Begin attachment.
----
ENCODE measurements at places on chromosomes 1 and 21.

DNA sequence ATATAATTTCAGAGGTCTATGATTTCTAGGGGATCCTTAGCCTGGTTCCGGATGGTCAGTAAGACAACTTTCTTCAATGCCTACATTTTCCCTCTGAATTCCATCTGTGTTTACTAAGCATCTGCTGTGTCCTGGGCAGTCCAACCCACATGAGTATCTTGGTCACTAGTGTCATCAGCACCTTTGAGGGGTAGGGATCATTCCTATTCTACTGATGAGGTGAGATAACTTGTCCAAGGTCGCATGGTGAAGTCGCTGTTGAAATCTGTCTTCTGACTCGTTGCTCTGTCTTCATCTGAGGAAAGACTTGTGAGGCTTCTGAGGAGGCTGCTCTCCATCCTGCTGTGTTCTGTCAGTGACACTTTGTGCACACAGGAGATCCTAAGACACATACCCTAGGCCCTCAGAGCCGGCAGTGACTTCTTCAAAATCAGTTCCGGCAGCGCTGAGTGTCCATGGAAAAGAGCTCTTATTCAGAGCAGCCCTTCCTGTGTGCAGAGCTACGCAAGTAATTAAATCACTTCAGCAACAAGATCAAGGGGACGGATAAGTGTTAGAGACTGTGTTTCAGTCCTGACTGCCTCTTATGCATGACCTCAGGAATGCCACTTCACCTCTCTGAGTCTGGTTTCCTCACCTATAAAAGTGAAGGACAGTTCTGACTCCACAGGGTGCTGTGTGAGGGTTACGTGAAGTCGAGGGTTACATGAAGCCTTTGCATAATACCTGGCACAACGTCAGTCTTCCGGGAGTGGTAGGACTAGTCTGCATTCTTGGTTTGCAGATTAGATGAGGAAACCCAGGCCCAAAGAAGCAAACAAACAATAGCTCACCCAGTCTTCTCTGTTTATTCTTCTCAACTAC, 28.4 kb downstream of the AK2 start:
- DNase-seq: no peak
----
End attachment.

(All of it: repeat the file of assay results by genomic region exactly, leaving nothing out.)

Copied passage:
ENCODE measurements at places on chromosomes 1 and 21.

DNA sequence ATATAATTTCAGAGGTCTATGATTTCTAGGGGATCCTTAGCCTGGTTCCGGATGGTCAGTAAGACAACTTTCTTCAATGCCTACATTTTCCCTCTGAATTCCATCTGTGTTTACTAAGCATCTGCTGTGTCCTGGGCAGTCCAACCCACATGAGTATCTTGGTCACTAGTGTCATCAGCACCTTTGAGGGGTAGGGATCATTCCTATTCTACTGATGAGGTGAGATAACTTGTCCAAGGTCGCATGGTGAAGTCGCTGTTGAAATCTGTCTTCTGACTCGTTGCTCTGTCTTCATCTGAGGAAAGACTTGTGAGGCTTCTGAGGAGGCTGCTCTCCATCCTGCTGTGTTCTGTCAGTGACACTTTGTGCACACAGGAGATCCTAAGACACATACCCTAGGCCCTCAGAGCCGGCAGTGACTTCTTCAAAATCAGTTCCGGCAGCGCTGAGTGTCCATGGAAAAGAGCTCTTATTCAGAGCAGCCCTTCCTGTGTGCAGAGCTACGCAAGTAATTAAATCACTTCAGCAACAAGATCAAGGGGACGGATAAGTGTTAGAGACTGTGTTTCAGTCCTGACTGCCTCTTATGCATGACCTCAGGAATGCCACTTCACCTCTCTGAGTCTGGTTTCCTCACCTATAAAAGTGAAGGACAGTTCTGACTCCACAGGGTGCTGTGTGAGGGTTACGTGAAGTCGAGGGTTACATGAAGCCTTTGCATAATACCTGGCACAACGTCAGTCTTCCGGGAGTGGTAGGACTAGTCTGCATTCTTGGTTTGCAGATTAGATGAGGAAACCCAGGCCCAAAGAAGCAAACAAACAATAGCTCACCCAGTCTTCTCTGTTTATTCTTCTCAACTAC, 28.4 kb downstream of the AK2 start:
- DNase-seq: no peak